What Is Selenium?
Selenium is a free (open source) test automation framework for automating tests for web application validation. It accepts commands and sends them to a browser and is implemented by a browser-specific driver.
Selenium is composed of three tools:
Selenium IDE is the tool is used for recording and playing backtests. It’s a plugin for Chrome and Firefox where you can easily save your tests. The plug-in logs user actions in the browser using Selenium commands, and you can then use the same plug-in to run the test.
Selenium WebDriver uses browser APIs to control browsers and send them commands to run tests. It works like a real user using and interacting with the browser.
Selenium Grid is a tool that enables test cases to run on different platforms. Allows tests to run on different operating systems and browsers with different combinations.
What Are the Benefits of Selenium?
When choosing a tool, we need to analyze its advantages and compare them with the advantages of other tools. In this section, we will understand the greatest benefits of selenium.
It’s free and open source
The main reason everyone loves Selenium is that it’s completely free and open-source. This allows companies of all sizes to use Selenium in their automated tests for free, and the community is constantly creating new features because it is open source.
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Supports multiple platforms, browsers, and languages
Another great thing about Selenium is the long list of browsers, platforms, and languages it supports. There’s nothing like a tool that lets you automate tests for popular browsers and operating systems. I am not going to understand the greatest benefits of selenium.
CI / CD integration
Another important benefit is that Selenium can fully integrate with CI / CD tools. Such as Jenkins, Azure DevOps, Bamboo, Travis CI, Circle CI, GitLab, and many other tools. This is important because one of the best practices in test automation is to use tools to automate test execution within development pipelines.
Supports mobile testing
By integrating Selenium with tools like Appium, it is possible to test mobile devices. Appium is based on Selenium, so you can use the same functions as if you were automating a website. Selenium with Appium can be used to automate Android, iOS, and Windows Phone apps, even if it’s a native, hybrid, or mobile web app.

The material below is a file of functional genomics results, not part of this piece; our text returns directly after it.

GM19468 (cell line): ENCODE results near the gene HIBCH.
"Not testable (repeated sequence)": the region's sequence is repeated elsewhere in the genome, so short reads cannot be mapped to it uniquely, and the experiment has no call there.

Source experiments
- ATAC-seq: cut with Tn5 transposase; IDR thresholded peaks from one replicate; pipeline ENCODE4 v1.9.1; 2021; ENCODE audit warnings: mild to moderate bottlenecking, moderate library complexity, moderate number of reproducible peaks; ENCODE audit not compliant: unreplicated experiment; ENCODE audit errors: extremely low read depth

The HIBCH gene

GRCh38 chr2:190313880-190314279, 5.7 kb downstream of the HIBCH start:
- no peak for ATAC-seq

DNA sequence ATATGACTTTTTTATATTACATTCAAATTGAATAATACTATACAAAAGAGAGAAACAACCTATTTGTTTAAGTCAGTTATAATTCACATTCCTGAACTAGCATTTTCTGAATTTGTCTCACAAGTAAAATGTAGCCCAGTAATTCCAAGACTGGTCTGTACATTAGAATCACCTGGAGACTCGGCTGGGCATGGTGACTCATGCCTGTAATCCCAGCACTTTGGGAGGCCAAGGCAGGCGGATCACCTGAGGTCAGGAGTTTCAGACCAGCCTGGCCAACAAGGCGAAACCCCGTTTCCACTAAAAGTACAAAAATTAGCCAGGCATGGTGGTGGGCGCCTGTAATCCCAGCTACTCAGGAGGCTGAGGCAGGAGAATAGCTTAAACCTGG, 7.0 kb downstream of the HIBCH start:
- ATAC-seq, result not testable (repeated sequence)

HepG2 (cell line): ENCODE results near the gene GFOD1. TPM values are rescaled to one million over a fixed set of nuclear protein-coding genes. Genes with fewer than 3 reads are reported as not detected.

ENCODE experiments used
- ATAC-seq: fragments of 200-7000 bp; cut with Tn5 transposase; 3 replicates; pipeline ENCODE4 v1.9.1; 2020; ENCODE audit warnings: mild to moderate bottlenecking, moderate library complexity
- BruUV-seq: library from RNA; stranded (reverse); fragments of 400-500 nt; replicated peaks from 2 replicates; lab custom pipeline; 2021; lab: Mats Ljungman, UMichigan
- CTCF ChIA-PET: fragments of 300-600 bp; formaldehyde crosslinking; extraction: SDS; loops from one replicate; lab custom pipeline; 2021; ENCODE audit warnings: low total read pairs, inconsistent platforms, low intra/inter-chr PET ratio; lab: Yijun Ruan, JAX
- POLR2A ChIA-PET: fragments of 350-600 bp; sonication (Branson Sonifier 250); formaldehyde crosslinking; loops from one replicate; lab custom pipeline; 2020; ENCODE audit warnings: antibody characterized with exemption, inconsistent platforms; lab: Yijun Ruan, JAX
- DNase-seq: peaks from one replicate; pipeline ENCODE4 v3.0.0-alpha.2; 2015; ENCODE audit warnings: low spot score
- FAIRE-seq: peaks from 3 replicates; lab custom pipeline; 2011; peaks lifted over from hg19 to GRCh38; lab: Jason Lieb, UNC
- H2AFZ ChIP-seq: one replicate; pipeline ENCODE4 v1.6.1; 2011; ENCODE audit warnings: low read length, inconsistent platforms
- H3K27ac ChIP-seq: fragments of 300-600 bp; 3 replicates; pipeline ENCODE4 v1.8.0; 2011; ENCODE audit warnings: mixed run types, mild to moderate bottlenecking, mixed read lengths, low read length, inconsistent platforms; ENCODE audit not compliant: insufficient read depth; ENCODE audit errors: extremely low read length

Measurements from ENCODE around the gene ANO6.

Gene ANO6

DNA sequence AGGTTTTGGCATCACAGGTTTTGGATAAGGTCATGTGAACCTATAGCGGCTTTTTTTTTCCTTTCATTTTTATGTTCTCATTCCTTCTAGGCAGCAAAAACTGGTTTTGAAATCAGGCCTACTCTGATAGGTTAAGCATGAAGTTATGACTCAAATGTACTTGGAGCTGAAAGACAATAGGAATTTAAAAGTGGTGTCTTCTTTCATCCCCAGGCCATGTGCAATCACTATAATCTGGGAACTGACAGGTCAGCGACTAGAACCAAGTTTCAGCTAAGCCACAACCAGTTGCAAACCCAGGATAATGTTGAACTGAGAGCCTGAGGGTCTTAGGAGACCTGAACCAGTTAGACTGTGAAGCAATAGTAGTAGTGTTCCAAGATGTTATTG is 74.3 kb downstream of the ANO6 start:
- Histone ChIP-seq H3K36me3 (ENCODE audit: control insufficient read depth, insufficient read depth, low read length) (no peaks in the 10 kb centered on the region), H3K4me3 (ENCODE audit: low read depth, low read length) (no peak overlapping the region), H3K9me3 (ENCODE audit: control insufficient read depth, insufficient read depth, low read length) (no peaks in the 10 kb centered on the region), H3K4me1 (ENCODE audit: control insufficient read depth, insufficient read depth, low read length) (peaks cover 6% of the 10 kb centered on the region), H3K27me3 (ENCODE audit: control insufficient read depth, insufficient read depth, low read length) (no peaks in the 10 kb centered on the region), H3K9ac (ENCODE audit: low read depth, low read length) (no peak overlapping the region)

With Selenium Grid you can run tests in parallel and control the execution from a central point. This is great because we know that web test execution time increases over time and we can get a very interesting profit if we run it in parallel because our test suite is very large.
As I said, selenium is a common topic when we talk about test automation. Almost 30% of automation tools are based on Selenium (e.g. Test Project’s 100% free test automation platform that bundles Selenium and Appium with many additional features for you!), And more than 50,000 companies use Selenium in their test automation frameworks. Hence, we employ a large number of professionals in Selenium on a daily basis, keeping the community always active through blog posts, courses, questions on forums, and resources created to help each other out.
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What are the disadvantages of selenium?
While Selenium is a powerful tool, there are some drawbacks that you should be aware of to help you make decisions.
Supports web applications only
Selenium only works for web test automation. Although Selenium allows us to do everything in one browser, we can only use Selenium to do things in the browser. For example, it is not possible to automate desktop applications.
Using Selenium is through Selenium WebDriver is the best way. Learning Selenium WebDriver isn’t easy and won’t happen overnight. There is a lot to learn about test automation with Selenium WebDriver. The automation of tests is today a way towards tools without code, that is to say without programming knowledge. Selenium IDE, which could be the alternative for this as it is a simple test automation tool, is only available for Chrome and Firefox.
No integrated image comparison
Selenium does not have a built-in image comparison, it is important to verify that there are images to display in the app and that they are displayed correctly. To do this, third-party libraries must be used to have this functionality. Alternatively, tools such as TestProject are available, which are based on Selenium and equip their native functions with out-of-the-box functions and over 1,500 out-of-the-box automation actions, such as comparison actions. ‘images, which you can explore. here.
No built-in report function
One basic function that Selenium does not have is reporting. All testers or developers should generate reports on the results of test automation for presentation to managers, contractors, customers, and stakeholders. To have this functionality in Selenium, we also need to integrate third-party libraries and frameworks to collect runtime data and generate test reports. Tools like TestProject provide these out-of-the-box Selenium dashboards and reporting functions, free of charge and without the need to integrate third-party tools.
Expensive test maintenance
The difficulty here lies in the locators that we should be using in our test automation scripts. Whenever a locator changes, we always need to update our test code. Solutions with AI tools can better handle this type of situation, reducing the costs of maintaining test scripts.
No technical support
Although there is a large community of professionals working with Selenium, finding solutions is not easy. The lack of a supporting company behind Selenium can be a challenge for startups.